Though playing a ‘nothing’ of a character who represents the complacency of the upper classes, De Niro seems a little uneasy amongst a cast full of Italians, French and American actors who were used to working outside of the US, but Depardieu is terrific throughout despite being dubbed on both the Italian and English language versions [though the actor doing his voice on the English track does sound a bit like Depardieu]. For me Sterling Hayden has some of the best scenes as Leo; his poignant death is especially memorable. What with some cast members speaking English and some not, and with some of them doing their own dubbing but some being dubbed by others, neither version [both are included on the Blu-ray] is totally satisfactory. I slightly prefer the Italian version because at least everybody sounds Italian in it; for me the distinctive American or Canadian accents of Sutherland, Hayden and Burt Lancaster stick out. Morricone’s score deserves to be ranked amongst his very best. He provides four or five wonderful themes, [this is the kind of film where part of the enjoyment of watching is waiting to hear a particular theme again], as well as lots of that astringent scoring he does so well. His piano-led theme for Ada is an especially brilliant creation musically evoking the character’s uncertainty [the tune seems like it can go anywhere] and tragedy. Bertolucci reckons he was mad to make 1900, and he was probably right. Such a project would probably never even get past script stage today, but I can’t help feeling that the latter is a shame. 1900, though often messy, remains a shining light from that period where major studios were willing to throw money at seriously crazy, ambitious, vanity projects and let the director do what he wanted. And that photography! Even as I type, I can’t get some of those gorgeous images out of my head.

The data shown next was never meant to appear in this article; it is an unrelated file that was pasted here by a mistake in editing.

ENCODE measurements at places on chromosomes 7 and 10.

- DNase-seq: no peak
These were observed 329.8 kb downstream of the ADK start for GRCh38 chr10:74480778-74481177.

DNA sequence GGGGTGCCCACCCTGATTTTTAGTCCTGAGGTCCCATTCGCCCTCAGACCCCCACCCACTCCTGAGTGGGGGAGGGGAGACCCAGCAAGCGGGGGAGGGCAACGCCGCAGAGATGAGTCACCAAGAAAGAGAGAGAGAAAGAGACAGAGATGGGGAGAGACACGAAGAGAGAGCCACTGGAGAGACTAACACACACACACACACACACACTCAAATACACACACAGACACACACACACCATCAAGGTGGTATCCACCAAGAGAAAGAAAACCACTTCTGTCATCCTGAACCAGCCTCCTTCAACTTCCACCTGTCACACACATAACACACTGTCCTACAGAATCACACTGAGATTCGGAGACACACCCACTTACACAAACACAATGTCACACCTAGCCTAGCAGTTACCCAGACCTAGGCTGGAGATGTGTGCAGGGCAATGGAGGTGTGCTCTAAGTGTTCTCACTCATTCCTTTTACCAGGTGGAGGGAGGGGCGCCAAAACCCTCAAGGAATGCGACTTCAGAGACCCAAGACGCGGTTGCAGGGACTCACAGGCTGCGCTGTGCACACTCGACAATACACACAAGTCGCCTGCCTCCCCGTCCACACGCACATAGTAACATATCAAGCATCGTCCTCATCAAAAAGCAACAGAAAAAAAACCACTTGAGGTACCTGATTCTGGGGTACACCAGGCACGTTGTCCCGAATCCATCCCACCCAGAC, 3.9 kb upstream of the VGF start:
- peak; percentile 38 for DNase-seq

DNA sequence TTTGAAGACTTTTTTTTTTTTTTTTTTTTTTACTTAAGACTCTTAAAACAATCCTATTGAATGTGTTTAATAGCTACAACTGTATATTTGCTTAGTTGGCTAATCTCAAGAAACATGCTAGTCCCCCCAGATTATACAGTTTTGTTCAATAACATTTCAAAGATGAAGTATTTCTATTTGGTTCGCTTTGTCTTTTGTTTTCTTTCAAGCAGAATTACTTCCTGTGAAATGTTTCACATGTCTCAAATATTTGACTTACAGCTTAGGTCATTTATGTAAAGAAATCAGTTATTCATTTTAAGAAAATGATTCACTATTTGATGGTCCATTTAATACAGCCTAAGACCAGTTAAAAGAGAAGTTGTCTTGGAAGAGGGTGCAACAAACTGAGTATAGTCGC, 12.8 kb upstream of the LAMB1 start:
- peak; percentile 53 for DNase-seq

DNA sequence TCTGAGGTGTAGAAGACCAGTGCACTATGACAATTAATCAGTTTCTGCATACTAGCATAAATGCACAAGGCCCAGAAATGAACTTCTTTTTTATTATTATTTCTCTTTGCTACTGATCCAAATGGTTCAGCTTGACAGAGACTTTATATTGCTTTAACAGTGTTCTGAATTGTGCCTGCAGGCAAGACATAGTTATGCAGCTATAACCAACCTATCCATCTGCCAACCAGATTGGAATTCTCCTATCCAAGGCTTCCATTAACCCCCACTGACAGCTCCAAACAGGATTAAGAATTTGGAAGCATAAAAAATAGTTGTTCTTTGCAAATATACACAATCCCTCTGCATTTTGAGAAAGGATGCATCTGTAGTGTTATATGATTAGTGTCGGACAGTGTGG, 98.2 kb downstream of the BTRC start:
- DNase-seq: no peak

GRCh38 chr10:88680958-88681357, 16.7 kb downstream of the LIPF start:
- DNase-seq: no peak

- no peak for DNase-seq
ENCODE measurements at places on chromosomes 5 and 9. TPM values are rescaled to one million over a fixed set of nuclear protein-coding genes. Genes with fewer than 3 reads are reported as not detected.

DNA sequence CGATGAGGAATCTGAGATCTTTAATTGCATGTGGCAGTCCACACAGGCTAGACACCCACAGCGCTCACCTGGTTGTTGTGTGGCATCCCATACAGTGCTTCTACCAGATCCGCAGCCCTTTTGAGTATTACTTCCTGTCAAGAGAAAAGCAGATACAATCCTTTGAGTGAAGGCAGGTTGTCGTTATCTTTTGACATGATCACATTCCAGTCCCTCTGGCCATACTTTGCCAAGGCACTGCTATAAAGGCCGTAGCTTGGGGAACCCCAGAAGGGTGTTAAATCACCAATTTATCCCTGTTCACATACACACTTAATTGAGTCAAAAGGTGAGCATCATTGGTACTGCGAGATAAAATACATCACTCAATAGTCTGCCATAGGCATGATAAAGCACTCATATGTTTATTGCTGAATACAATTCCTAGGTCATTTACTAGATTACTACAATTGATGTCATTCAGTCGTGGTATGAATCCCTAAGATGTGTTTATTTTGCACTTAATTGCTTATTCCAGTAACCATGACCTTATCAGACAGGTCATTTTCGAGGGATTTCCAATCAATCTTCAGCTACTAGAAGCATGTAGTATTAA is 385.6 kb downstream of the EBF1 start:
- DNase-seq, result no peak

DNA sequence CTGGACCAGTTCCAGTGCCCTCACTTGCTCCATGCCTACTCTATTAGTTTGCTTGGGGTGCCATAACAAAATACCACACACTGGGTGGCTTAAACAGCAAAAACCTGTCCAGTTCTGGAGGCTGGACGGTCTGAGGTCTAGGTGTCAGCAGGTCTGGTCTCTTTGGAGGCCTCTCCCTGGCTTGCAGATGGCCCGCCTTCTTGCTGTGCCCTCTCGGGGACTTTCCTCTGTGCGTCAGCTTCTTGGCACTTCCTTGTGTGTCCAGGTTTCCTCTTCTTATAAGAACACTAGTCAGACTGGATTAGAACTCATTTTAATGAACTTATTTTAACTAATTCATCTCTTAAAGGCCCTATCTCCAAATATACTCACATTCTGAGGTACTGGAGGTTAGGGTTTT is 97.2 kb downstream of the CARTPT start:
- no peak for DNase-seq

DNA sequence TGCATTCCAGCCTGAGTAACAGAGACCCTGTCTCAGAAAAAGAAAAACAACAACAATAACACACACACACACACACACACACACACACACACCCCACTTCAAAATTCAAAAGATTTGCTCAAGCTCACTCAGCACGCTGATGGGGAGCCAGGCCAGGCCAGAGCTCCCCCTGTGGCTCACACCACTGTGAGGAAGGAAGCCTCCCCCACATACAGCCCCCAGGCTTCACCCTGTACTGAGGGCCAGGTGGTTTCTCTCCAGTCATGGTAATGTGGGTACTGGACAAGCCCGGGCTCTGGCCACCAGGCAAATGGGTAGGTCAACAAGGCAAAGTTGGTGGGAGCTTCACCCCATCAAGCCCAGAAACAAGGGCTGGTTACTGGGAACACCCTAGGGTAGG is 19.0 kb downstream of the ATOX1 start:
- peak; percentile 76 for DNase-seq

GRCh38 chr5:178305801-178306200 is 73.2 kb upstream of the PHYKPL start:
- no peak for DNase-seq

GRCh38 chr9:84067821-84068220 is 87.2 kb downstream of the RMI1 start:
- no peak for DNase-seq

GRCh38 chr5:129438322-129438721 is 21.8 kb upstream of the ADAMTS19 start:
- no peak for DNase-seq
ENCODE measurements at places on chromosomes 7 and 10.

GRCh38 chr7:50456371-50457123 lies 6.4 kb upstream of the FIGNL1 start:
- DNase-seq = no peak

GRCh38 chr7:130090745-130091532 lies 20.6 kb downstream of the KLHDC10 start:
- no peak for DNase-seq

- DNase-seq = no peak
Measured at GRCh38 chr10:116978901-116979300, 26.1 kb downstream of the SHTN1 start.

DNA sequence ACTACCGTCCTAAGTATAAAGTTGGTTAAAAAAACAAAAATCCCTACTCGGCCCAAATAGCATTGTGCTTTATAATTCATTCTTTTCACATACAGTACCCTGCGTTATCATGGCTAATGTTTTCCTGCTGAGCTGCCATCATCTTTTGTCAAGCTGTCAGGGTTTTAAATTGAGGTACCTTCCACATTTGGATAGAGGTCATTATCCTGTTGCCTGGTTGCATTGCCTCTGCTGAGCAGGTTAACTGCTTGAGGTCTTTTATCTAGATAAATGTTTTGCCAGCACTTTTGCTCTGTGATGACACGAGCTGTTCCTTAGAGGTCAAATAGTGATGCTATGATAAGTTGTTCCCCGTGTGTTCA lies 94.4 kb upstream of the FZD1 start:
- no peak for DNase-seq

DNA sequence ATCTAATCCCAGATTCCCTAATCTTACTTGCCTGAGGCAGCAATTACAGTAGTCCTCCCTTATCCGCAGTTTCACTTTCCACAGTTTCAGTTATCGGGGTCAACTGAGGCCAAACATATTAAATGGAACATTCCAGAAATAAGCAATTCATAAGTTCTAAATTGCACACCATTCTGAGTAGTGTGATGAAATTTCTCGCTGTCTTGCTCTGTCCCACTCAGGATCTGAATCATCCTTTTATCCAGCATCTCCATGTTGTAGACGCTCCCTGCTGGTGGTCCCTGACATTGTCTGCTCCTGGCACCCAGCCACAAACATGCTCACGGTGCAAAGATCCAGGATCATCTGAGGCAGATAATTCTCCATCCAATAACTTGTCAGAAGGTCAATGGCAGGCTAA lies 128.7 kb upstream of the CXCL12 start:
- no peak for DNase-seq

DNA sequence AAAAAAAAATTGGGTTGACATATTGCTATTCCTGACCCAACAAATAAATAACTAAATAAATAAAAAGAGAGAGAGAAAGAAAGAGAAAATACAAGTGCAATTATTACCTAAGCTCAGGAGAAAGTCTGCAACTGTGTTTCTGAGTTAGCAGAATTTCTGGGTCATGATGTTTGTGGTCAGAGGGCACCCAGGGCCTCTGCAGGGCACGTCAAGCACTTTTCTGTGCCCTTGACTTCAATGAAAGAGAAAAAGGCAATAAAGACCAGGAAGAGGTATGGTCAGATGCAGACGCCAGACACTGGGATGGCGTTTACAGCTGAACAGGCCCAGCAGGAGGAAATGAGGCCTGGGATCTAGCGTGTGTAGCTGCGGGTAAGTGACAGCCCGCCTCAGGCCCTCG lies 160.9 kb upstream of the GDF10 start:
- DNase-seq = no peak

Reportedly the Region ‘A’ Blu-ray from Olive Films, whilst an improvement on the DVDs,was less than stellar. I can’t say that about Eureka’s restoration which is virtually faultless. Whilst always a visually stunning film, I now feel that I have only fully appreciated the film’s pictorial qualities this time around. The Italian version is a little quieter but sounds just a bit smoother and will be my track of choice in future. Eureka don’t give us the Bertolucci documentary from the Olive release but do provide the Bertolucci and Storaro interviews from the DVD and add a very interesting on-set documentary.
*1080p high-definition transfer
*English and Italian uncompressed PCM soundtracks
*English subtitles for the deaf and hard-of-hearing for the English audio
*English subtitles for the Italian audio
*’The Story, The Cast’ and ‘Creating an Epic’ – Two video pieces from 2006 featuring Bertolucci and Storaro
*’Bertolucci secondo il cinema’ – An hour-long on-set documentary about the making of 1900
*PLUS: A booklet featuring the words of Bernado Bertolucci, archival imagery, and more!